EGU General Assembly 2020
© Author(s) 2021. This work is distributed under
the Creative Commons Attribution 4.0 License.

A Nine-year series of daily oxygen and hydrogen isotopic composition of precipitation at Concordia station, East Antarctica

Barbara Stenni1, Giuliano Dreossi2, Mathieu Casado3, Claudio Scarchilli4, Amaelle Landais5, Massimo Del Guasta6, Paolo Grigioni4, Giampietro Casasanta7, Martin Werner8, Mauro Masiol1, Alexandre Cauquoin8,9, and Virginia Ciardini4
Barbara Stenni et al.
  • 1Department of Environmental Sciences, Informatics and Statistics, Ca’ Foscari University of Venice, Italy (
  • 2CNR-ISP, Venice, Italy
  • 3Alfred Wegener Institute Helmholtz Centre for Polar and Marine Research, Telegrafenberg A6, 14473 Potsdam, Germany
  • 4ENEA, Centro Ricerche Casaccia, Rome, Italy
  • 5Laboratoire des Sciences du Climat et de l’Environnement/IPSL, UMR 8212, CEA-CNRS-UVSQ, Gif/Yvette, France
  • 6CNR-INO, Sesto Fiorentino, Italy
  • 7CNR-ISAC, Rome, Italy
  • 8Alfred Wegener Institute Helmholtz Centre for Polar and Marine Research, Bussestraße 24, 27570 Bremerhaven, Germany
  • 9Institute of Industrial Science, The University of Tokyo, 5-1-5 Kashiwanoha, Kashiwa, 277-8574 Chiba, Japan

The atmospheric processes determining the isotopic composition of precipitation on the Antarctic plateau are yet to be fully understood, as well as the post-depositional processes altering the snow pristine isotopic signal. Improving the comprehension of these physical mechanisms is of crucial importance for interpreting the isotopic records from ice cores drilled in the low accumulation area of Antarctica, e.g., the upcoming Beyond EPICA drilling at Little Dome C.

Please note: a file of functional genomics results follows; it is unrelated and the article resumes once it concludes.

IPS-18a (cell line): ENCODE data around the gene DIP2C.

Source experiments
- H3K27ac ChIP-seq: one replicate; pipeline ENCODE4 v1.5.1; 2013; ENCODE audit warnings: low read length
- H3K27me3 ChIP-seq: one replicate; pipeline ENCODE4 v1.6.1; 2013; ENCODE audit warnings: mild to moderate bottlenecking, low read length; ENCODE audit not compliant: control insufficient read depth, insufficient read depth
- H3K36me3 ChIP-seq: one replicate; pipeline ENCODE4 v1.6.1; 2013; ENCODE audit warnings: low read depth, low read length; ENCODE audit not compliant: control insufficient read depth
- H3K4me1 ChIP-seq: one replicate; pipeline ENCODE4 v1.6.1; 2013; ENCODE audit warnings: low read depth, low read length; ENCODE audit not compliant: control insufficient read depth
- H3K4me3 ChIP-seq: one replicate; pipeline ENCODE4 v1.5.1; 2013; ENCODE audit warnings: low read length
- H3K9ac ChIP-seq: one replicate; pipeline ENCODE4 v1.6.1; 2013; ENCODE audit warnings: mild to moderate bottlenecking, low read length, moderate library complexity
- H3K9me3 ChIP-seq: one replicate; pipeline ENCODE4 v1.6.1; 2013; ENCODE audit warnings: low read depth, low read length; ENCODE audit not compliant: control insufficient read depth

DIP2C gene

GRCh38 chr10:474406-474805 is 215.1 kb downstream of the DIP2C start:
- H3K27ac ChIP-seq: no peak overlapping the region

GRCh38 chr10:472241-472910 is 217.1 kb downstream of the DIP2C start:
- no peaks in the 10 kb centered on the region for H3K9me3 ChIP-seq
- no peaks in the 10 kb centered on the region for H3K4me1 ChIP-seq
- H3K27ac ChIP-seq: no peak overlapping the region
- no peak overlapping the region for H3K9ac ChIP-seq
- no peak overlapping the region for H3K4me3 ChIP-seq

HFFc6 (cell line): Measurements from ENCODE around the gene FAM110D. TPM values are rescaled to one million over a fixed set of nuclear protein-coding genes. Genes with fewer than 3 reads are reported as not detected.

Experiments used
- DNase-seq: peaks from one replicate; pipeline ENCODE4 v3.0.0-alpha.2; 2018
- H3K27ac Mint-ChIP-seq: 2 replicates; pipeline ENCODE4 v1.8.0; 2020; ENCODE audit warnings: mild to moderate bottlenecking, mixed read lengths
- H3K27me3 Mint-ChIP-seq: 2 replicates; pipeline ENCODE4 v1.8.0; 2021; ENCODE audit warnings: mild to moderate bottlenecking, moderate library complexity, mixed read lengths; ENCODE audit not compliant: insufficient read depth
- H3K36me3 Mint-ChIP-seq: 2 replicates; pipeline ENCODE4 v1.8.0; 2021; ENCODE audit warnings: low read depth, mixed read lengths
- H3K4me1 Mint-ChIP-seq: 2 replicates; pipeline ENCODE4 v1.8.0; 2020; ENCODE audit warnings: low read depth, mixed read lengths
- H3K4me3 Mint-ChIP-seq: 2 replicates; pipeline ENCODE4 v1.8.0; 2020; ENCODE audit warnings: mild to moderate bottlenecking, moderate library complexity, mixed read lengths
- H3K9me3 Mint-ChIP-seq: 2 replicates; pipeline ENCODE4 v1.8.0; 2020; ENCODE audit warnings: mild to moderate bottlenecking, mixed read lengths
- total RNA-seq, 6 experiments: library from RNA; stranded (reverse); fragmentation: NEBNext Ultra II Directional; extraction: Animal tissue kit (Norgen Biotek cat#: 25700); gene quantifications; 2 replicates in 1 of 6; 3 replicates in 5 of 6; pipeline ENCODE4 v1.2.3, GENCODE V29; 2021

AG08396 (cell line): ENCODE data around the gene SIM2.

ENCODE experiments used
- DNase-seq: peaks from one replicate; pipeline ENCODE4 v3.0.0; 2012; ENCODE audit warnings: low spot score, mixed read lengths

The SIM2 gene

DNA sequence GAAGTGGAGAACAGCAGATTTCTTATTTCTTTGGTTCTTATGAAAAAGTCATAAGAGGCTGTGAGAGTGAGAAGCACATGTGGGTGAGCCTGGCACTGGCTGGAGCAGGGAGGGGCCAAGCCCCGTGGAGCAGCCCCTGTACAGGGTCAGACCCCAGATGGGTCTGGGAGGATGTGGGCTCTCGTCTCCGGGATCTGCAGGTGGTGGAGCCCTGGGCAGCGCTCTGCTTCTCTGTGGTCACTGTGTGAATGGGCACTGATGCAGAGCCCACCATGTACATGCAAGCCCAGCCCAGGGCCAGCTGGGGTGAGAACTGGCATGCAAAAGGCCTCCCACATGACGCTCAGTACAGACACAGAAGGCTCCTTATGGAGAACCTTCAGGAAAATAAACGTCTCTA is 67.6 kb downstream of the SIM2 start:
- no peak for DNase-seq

Up to now, few records of the isotopic composition of precipitation in Antarctica are available, most of them limited in time or sampling frequency. Here we present a 9-year long δ18O and δD record (2008-2016) of precipitation at Concordia base, East Antarctica. The snow is collected daily on a raised platform (1 m), positioned in the clean area of the station; the precipitation collection is still being carried out each year by the winter over personnel.

A significant positive correlation between isotopes in precipitation and 2-m air temperature is observed at both seasonal and interannual scale; the lowest temperature and isotopic values are usually recorded during winters characterized by a strongly positive Southern Annular Mode index.

To improve the understanding of the mechanisms governing the isotopic composition of precipitation, we compare the isotopic data of Concordia samples with on-site observations, meteorological data from the Dome C AWS of the University of Wisconsin-Madison, as well as with high-resolution simulation results from the isotope-enabled atmospheric general circulation models ECHAM5-wiso and ECHAM6-wiso, nudged with the ERA-Interim and ERA5 reanalyses respectively.

How to cite: Stenni, B., Dreossi, G., Casado, M., Scarchilli, C., Landais, A., Del Guasta, M., Grigioni, P., Casasanta, G., Werner, M., Masiol, M., Cauquoin, A., and Ciardini, V.: A Nine-year series of daily oxygen and hydrogen isotopic composition of precipitation at Concordia station, East Antarctica, EGU General Assembly 2020, Online, 4–8 May 2020, EGU2020-8610,, 2020.


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